The trigger for the storms is a slow-moving cold front stretching from southern Pennsylvania to the Florida panhandle. NOAA has placed the the D.C. area and points south under a slight risk of severe storms and says there’s a 60 percent chance it will issue a severe thunderstorm watch.
Widely scattered showers and storms have already developed to our south and should increase in coverage and intensity between 3 and 5 p.m. as they head east and northeast and new storms develop.
As it stands now, the most intense activity in the D.C. area may occur between 5 and 8 p.m. My take on the situation is that any severe storms will probably be isolated around here, with better chances for damaging winds and large hail south and southeast of metro D.C. Nevertheless, some strong storms with heavy rain, gusty winds and dangerous lightning are certainly possible here.
Above is a high resolution model simulation of the radar between and 3 p.m. this afternoon and 2 a.m. tonight. It shows the evolution of widely scattered thunderstorms into developing lines of showers and storms propagating from southwest to northeast. After dark, the lines of storms merge into an area of general rain, with possible embedded storms.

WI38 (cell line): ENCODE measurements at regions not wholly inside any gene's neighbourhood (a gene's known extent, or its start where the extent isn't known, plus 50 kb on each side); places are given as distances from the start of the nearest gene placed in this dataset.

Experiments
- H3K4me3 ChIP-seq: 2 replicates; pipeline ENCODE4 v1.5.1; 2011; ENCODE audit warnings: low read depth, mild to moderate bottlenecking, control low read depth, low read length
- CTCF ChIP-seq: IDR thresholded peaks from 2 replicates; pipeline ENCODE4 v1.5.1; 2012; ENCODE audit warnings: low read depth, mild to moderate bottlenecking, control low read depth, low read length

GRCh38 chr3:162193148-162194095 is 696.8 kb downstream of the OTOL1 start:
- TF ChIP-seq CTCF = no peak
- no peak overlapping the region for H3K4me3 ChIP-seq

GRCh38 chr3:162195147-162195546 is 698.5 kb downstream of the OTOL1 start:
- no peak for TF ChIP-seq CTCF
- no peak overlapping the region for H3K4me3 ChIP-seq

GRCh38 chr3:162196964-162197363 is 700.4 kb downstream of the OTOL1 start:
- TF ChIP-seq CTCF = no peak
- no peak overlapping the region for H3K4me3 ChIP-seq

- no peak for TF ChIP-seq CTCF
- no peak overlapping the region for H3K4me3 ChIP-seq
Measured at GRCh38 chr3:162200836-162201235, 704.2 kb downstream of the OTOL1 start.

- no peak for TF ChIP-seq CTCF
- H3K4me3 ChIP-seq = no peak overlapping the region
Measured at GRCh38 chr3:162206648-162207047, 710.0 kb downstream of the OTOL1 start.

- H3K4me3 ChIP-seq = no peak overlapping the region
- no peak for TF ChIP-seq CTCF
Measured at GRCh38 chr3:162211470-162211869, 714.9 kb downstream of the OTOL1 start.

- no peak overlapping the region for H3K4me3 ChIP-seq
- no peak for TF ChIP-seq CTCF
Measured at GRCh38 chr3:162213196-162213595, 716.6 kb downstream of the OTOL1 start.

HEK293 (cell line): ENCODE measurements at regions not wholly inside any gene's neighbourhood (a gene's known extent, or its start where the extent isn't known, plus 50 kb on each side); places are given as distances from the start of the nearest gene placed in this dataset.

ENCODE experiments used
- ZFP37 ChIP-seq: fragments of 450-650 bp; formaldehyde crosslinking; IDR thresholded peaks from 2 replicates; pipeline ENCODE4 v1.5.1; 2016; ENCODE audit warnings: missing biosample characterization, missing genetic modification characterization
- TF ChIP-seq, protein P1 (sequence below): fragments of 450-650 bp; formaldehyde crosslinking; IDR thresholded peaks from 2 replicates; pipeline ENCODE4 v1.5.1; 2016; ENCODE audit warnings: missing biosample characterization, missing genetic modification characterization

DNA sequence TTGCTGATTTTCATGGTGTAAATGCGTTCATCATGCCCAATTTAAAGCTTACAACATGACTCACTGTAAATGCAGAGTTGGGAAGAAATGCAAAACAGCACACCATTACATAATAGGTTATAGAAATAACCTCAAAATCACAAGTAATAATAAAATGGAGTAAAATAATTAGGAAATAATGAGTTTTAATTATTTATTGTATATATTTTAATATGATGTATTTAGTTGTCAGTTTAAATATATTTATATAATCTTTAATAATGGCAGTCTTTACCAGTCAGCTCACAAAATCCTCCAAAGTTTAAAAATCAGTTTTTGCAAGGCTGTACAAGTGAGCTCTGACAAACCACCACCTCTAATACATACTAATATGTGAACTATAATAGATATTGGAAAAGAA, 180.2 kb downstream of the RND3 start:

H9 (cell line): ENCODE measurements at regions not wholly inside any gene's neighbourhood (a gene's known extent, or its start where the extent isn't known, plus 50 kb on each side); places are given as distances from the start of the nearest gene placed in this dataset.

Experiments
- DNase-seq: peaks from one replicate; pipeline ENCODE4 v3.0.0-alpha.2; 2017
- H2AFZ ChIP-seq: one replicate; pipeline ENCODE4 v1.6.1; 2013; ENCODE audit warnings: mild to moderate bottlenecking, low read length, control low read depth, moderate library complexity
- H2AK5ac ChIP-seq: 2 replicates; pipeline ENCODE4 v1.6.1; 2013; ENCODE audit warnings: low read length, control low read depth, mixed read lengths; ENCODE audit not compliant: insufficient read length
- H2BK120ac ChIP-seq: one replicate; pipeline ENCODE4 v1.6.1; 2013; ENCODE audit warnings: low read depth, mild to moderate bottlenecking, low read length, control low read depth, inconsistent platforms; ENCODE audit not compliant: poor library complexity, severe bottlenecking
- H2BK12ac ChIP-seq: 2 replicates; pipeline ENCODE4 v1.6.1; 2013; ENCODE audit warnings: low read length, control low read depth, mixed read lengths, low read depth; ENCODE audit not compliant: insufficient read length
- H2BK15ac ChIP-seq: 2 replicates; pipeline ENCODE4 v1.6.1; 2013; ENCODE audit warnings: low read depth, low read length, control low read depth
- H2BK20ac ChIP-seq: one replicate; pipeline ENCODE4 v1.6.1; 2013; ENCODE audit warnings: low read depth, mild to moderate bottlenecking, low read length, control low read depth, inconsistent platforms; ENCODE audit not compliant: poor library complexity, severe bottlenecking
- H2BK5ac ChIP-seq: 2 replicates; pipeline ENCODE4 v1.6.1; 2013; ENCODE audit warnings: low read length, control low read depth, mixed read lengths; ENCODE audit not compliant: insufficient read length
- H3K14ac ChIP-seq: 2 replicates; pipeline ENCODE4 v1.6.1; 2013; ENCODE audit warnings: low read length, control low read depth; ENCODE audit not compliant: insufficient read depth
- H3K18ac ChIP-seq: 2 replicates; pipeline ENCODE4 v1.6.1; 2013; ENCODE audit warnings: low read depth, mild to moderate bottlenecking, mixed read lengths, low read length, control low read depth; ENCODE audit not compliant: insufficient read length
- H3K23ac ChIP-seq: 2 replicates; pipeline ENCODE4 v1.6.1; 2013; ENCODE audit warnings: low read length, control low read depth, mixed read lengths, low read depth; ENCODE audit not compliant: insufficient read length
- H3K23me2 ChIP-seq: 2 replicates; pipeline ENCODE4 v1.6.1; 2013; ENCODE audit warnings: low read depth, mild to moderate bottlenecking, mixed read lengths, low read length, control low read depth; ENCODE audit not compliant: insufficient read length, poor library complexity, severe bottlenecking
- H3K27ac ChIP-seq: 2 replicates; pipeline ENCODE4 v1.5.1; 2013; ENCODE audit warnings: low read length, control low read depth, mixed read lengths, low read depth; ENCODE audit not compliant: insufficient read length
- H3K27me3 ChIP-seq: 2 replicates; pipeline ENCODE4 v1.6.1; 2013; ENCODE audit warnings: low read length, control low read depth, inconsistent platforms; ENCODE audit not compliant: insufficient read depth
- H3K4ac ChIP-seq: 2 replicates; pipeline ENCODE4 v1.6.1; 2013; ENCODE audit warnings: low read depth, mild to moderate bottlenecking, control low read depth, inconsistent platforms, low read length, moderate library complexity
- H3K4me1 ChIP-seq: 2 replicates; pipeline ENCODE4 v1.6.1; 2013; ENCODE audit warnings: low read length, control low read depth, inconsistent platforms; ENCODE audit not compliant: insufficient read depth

This simulation gives a general sense of possible rain and storm development and may not have the details and timing exactly right. I think it also is overdoing the storm coverage. But it does show considerable potential for widespread showers and storms this evening.
Note that not everyone will get hit - I’d give about 60-70 percent odds of rain at any given location.
Rainfall potential and amounts so far
Rainfall amounts with developing storms will be highly variable, but an additional 0.5-0.75” of rain is certainly possible.
Here are rainfall amounts since Monday at the three airports:
Reagan National (DCA): 1.32”
Dulles (IAD): 1.1”
Rainfall records for today are:
DCA: 1.28” (1949)
IAD: 2.40” (2003)
BWI: 1.83” (1892)
With 1.08” so far today, Reagan National has a good chance to set a daily record.